At first, it seems absurd, but on closer inspection, with a little reflection, it’s actually profoundly true. This is a definition of a paradox – and the Bible is full of them. If you want to be strong, become weak. (2 Corinthians 12.10) You receive God’s abundance by giving away (Luke 6.38) Lose your life to save it (Matthew 10.39)

But the Biblical paradox that may most often be misunderstood is Jesus’ response to the test question of the Pharisees about the greatest commandment. In response Jesus provides the answer based on Deuteronomy 6.5, “You shall love the Lord your God with all your heart and with all your soul and with all your mind. This is the great and first commandment.”

The encounter becomes all the more interesting when Jesus volunteers more than he was asked for! He links together the second with the first greatest commandment. “And the second is like it, you shall love your neighbor as yourself. On these two commandments depend all the law and prophets.” (Matthew 22.34-39) As above, this isn’t anything new, but is referenced from long ago in Leviticus (19.18).

What is new, however, is Jesus has them holding hands as one. Love of God, love of neighbor and love of self are woven together as three threads to create one new fabric of love!

Here’s the closer inspection part. If I love myself because God has loved me in Jesus, my love of neighbor will be empowered. When I love myself as God loves me, I have a powerful love to invest in a spouse, family, friends, neighbors.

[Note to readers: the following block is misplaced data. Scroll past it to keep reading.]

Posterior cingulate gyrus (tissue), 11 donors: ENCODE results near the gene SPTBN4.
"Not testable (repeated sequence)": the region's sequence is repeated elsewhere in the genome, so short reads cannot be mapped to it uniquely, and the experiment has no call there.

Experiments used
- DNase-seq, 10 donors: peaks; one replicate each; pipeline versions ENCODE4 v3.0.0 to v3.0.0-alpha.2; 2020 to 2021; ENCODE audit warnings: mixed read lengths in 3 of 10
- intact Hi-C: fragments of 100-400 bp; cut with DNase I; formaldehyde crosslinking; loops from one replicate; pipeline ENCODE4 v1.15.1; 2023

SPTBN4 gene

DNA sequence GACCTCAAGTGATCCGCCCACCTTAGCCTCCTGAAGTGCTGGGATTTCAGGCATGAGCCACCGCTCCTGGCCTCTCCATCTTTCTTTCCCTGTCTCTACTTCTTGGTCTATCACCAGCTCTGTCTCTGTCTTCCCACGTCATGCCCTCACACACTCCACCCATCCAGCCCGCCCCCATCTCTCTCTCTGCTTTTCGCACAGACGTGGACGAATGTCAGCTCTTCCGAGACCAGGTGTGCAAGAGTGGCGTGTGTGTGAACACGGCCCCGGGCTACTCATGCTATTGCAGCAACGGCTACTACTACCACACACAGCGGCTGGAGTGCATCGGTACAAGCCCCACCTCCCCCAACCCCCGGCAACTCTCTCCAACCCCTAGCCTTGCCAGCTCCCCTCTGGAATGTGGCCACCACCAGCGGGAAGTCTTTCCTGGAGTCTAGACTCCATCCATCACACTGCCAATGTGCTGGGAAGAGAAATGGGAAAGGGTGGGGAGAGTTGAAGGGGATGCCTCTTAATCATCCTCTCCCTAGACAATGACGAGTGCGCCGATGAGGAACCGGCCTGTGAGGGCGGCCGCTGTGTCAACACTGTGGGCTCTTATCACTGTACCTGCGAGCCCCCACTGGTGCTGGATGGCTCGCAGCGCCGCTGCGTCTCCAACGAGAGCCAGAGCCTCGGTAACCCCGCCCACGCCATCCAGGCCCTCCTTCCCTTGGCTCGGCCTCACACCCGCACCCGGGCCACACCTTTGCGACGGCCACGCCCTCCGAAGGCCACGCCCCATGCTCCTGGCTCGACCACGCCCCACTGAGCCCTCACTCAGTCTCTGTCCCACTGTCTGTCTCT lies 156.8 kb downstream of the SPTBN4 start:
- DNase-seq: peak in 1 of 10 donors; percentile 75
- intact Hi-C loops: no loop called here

This isn’t narcissism – where I’ve fallen “in love” with myself, but, a love of self inspired by forgiveness and acceptance that provides confident strength from the inside out. It equips me to engage the risk of loving because it provides the ultimate security. No matter what you think of me, I know what God thinks of me in Christ. I can live taking greater loving risks because my Source of love lies from within – independent of others loving or non-loving responses.

At first it seems absurd, but on closer inspection, with a little reflection, it’s actually profoundly true. Love of God, self and neighbor are woven together wonderfully so that as I’m blessed with love of self, my neighbor is blessed with the love of God!


Guest devotion by Karl Galik. Karl is a pastor, author and speaker on Christian leadership and the connection between love of self and effectively leading others. He has been married to Marilouise for thirty-nine years and together God has blessed them with three children and ten grandchildren. Learn how you can become a guest writer.